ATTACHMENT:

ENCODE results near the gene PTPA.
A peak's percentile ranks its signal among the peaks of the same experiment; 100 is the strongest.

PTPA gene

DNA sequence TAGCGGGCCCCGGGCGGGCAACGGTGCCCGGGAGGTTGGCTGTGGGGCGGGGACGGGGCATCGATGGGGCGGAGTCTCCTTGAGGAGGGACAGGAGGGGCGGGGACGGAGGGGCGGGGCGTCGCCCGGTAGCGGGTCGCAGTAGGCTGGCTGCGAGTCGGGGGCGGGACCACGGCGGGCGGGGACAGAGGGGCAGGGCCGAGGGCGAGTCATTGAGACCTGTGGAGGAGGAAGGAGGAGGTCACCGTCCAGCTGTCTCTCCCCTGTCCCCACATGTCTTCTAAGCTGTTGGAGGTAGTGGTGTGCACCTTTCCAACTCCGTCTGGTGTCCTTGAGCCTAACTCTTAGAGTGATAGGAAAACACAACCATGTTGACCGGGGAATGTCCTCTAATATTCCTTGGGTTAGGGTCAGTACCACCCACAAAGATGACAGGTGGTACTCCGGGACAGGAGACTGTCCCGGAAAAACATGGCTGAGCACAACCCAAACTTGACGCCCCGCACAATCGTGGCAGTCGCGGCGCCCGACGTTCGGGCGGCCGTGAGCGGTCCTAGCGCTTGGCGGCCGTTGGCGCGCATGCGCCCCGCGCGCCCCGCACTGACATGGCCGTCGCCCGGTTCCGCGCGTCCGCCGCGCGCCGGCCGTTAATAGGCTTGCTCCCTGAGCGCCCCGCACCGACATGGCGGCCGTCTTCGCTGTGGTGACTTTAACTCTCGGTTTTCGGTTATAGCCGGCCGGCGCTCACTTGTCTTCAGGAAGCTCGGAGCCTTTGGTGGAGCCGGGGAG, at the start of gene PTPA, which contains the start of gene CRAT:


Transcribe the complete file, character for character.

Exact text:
ENCODE results near the gene PTPA.
A peak's percentile ranks its signal among the peaks of the same experiment; 100 is the strongest.

PTPA gene

DNA sequence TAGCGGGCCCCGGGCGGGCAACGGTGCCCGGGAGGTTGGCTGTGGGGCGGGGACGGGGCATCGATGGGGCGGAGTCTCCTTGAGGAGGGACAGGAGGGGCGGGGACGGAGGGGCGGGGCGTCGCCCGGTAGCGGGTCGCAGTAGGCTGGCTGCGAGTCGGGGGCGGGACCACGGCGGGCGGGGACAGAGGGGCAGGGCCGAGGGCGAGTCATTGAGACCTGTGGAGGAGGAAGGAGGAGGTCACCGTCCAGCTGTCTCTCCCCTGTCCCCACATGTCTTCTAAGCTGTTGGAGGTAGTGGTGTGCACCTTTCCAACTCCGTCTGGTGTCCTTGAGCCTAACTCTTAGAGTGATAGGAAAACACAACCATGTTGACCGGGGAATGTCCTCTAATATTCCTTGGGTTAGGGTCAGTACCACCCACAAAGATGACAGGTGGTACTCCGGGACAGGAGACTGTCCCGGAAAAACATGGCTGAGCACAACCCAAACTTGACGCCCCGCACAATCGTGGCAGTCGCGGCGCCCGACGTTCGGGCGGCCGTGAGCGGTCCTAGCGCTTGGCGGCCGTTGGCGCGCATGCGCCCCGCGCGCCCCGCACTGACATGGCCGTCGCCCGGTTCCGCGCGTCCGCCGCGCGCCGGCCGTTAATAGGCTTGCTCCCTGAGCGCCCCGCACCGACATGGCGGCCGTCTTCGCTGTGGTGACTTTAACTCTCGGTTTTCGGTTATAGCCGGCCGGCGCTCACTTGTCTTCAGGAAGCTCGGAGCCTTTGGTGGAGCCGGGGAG, at the start of gene PTPA, which contains the start of gene CRAT: